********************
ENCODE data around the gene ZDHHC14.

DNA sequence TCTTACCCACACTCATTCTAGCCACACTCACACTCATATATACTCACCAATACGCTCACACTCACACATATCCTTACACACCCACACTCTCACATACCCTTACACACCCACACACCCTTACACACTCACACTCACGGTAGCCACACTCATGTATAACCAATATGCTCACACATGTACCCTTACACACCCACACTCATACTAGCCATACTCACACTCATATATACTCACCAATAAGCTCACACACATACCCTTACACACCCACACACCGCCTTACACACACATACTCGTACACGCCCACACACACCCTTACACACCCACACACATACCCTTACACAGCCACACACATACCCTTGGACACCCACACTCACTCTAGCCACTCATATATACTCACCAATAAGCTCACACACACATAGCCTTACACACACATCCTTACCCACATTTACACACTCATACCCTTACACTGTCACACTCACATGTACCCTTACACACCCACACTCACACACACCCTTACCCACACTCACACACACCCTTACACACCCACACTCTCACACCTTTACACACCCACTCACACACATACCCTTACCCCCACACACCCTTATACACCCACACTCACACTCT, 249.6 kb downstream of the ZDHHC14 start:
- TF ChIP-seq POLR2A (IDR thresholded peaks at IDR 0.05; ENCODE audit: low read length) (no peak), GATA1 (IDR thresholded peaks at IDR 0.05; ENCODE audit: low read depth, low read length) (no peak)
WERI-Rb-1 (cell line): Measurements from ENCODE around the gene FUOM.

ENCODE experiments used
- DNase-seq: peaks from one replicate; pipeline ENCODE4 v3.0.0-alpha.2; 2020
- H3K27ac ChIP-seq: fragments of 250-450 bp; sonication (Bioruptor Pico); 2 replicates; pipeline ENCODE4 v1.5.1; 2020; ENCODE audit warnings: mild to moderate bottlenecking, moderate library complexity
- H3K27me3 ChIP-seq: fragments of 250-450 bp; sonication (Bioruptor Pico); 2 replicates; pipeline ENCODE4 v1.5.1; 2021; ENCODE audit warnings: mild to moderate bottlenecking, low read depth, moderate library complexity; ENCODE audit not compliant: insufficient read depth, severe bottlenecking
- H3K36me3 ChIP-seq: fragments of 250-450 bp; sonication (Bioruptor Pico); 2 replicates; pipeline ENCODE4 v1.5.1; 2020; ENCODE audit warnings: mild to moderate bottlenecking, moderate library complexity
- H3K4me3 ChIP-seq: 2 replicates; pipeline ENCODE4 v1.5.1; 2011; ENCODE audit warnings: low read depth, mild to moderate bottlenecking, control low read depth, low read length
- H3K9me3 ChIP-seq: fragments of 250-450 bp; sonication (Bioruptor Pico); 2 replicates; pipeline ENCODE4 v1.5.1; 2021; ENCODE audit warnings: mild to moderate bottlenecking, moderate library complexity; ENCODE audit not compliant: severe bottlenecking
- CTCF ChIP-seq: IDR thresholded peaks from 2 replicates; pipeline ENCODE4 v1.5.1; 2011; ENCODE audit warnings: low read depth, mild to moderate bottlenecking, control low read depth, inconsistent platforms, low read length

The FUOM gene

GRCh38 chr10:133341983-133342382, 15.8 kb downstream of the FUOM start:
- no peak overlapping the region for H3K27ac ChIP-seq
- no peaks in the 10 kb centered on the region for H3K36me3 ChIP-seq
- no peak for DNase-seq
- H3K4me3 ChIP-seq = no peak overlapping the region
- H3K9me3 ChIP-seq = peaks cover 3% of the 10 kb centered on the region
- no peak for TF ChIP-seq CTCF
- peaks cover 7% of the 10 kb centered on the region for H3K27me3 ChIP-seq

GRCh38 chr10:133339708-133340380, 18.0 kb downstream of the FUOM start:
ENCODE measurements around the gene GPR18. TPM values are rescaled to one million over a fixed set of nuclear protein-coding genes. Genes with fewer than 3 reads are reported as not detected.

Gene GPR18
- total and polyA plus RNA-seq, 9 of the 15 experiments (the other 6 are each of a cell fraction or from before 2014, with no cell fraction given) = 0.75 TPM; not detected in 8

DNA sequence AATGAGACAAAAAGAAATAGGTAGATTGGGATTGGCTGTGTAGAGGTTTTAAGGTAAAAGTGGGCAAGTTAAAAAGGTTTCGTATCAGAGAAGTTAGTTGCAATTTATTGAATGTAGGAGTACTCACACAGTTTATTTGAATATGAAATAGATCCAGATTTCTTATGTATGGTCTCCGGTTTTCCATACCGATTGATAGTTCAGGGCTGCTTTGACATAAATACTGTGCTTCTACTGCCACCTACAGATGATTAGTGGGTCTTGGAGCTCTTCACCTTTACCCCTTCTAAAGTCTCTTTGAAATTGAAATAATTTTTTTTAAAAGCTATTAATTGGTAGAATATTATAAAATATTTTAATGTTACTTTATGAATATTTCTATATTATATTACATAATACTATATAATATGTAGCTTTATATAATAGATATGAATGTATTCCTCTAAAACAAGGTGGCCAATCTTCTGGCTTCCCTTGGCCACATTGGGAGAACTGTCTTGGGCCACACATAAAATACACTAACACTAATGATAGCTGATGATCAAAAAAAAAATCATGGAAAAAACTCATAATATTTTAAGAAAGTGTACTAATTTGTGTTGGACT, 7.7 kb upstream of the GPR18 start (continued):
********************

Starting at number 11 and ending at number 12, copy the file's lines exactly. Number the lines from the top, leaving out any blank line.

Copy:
- H3K9me3 ChIP-seq: fragments of 250-450 bp; sonication (Bioruptor Pico); 2 replicates; pipeline ENCODE4 v1.5.1; 2021; ENCODE audit warnings: mild to moderate bottlenecking, moderate library complexity; ENCODE audit not compliant: severe bottlenecking
- CTCF ChIP-seq: IDR thresholded peaks from 2 replicates; pipeline ENCODE4 v1.5.1; 2011; ENCODE audit warnings: low read depth, mild to moderate bottlenecking, control low read depth, inconsistent platforms, low read length